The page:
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Siege of Musashi-Matsuyama
Part of the Sengoku period
Date1563
LocationMatsuyama Castle, Musashi province
Result Siege successful; castle falls to the Hōjō and Takeda
Belligerents
Uesugi clan castle garrison Combined forces of Hōjō Ujiyasu and Takeda Shingen
Commanders and leaders
Uesugi Norikatsu Hōjō Ujiyasu
Takeda Shingen
Strength
10,000 24,000



In Japanese history, the 1563 siege of Musashi-Matsuyama was a successful attempt by a combined Takeda clan-Hōjō clan army to regain Musashi-Matsuyama castle from the Uesugi clan; the Hōjō had seized the castle from the Uesugi in 1537, but lost it in 1563, and so sought to regain control of it once more.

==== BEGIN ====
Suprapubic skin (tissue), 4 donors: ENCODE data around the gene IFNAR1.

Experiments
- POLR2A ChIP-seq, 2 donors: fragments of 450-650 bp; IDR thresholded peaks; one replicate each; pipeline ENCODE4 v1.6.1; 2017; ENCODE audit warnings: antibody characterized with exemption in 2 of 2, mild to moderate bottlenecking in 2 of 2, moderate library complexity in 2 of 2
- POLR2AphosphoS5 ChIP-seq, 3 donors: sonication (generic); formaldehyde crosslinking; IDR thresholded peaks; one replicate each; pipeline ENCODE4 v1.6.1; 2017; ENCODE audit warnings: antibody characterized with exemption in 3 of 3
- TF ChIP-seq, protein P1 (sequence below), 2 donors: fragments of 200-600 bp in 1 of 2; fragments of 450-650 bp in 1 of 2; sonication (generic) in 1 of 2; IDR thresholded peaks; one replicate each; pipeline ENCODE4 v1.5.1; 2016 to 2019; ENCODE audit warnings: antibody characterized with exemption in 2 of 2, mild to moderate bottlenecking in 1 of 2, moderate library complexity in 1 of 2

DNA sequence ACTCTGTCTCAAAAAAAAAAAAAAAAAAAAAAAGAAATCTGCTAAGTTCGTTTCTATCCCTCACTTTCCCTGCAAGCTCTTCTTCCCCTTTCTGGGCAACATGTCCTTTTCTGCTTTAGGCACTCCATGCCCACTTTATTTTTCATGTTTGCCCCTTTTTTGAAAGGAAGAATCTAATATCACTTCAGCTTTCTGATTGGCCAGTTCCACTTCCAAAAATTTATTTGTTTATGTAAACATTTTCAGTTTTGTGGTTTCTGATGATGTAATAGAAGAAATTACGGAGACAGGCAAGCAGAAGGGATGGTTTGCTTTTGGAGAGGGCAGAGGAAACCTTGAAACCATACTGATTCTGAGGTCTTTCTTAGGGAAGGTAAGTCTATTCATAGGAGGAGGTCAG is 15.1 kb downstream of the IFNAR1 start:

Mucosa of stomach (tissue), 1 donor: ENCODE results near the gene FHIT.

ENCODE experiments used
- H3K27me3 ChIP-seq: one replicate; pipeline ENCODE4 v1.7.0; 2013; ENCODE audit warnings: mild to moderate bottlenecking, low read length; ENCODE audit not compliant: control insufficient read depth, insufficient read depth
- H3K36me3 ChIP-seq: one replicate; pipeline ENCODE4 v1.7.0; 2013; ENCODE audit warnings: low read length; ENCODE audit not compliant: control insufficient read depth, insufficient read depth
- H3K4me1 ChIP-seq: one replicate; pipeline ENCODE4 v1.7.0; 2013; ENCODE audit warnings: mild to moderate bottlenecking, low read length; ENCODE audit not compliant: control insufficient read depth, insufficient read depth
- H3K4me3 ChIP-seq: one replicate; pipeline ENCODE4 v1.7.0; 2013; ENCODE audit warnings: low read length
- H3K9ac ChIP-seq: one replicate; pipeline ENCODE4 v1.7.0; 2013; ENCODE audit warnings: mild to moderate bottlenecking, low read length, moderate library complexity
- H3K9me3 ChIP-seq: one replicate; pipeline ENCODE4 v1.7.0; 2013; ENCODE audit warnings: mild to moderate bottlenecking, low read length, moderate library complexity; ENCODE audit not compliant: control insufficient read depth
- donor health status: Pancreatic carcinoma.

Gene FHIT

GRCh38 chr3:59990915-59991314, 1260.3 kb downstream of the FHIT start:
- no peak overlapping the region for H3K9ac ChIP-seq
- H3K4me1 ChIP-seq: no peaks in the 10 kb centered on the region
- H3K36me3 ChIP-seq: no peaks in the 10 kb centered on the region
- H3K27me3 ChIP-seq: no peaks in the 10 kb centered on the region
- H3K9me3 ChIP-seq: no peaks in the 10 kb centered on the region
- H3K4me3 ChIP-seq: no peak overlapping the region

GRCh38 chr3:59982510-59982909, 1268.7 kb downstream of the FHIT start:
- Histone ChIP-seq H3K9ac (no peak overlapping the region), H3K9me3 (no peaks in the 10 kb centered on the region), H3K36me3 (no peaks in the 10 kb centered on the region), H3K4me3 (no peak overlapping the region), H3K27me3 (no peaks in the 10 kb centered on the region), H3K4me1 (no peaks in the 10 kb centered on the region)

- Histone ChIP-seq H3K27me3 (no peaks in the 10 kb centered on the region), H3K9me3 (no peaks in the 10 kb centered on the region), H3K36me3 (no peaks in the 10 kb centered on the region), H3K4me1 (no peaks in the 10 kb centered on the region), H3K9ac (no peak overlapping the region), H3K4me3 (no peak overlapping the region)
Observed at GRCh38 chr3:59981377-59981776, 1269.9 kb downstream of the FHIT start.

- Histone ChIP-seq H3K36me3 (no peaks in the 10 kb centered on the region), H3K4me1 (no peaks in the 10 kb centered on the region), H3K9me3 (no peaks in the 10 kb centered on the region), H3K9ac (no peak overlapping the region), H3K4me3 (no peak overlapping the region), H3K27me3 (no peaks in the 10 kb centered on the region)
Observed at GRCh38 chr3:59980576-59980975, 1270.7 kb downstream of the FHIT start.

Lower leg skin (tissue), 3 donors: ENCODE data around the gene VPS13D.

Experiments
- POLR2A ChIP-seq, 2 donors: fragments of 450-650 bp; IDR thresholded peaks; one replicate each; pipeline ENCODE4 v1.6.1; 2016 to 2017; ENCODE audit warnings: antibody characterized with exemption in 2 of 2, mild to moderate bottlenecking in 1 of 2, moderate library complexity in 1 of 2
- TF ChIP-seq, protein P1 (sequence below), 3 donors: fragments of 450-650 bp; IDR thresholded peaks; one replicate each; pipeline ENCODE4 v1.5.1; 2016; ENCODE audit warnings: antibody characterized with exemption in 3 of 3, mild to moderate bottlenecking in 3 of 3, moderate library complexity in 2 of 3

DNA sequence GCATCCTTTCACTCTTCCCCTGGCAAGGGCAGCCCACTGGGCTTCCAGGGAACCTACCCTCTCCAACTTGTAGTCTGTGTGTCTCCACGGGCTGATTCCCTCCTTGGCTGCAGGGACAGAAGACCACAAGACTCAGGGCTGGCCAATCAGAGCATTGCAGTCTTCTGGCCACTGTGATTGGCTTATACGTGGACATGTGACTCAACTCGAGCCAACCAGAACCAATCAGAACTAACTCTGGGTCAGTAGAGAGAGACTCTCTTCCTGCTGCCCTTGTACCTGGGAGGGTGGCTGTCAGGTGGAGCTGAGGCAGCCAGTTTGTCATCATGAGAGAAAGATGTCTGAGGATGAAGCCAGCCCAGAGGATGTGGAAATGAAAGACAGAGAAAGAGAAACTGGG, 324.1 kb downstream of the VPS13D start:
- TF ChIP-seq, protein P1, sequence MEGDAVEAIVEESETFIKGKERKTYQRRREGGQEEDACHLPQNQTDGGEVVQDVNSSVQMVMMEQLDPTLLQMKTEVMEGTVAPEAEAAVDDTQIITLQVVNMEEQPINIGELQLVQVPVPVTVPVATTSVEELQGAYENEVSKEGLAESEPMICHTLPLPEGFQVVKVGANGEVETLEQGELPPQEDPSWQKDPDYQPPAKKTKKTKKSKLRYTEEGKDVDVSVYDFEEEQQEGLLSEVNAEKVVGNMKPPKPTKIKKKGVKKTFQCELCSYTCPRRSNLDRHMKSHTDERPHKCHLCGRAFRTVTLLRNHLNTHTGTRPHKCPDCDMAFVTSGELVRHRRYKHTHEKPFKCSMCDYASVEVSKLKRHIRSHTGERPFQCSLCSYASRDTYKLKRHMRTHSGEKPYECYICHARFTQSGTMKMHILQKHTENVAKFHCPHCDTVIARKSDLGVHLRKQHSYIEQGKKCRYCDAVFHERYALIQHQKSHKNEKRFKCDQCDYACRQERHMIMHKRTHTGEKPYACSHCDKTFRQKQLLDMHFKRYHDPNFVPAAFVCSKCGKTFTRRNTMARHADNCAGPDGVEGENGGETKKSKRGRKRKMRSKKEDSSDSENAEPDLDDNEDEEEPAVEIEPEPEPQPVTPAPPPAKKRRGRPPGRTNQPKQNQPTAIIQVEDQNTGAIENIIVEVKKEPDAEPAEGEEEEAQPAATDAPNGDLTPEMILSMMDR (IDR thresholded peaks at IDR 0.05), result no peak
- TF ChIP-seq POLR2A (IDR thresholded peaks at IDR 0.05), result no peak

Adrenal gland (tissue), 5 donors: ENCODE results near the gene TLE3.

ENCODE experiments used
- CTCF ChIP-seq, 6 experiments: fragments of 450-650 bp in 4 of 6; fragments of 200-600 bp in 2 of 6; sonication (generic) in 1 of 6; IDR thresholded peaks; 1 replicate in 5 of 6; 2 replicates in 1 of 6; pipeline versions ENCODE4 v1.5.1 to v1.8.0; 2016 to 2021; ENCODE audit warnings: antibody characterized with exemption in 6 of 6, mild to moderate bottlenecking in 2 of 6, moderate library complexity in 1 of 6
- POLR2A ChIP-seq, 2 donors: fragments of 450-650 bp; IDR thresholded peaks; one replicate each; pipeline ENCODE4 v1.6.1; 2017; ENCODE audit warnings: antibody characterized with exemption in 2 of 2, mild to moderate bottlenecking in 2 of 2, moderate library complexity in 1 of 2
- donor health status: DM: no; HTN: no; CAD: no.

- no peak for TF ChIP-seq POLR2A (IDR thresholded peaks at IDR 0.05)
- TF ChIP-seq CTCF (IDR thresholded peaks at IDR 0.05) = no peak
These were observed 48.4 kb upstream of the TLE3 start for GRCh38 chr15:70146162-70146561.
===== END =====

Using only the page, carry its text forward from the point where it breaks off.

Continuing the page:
Musashi-Matsuyama, situated in Japan's Musashi province (today Saitama prefecture), is so called simply to distinguish it from the other locations known as Matsuyama Castle throughout Japan. Retaken by the Uesugi, who held it originally before the Hōjō siege twenty-six years earlier, it came under siege from the Hōjō and Takeda very soon after it was regained. The besieging army, under the command of Takeda Shingen and Hōjō Ujiyasu, employed a team of miners to dig under the castle's defenses, allowing the greater portion of their force easier access to their target.

References

  • Turnbull, Stephen (1998). 'The Samurai Sourcebook'. London: Cassell & Co.

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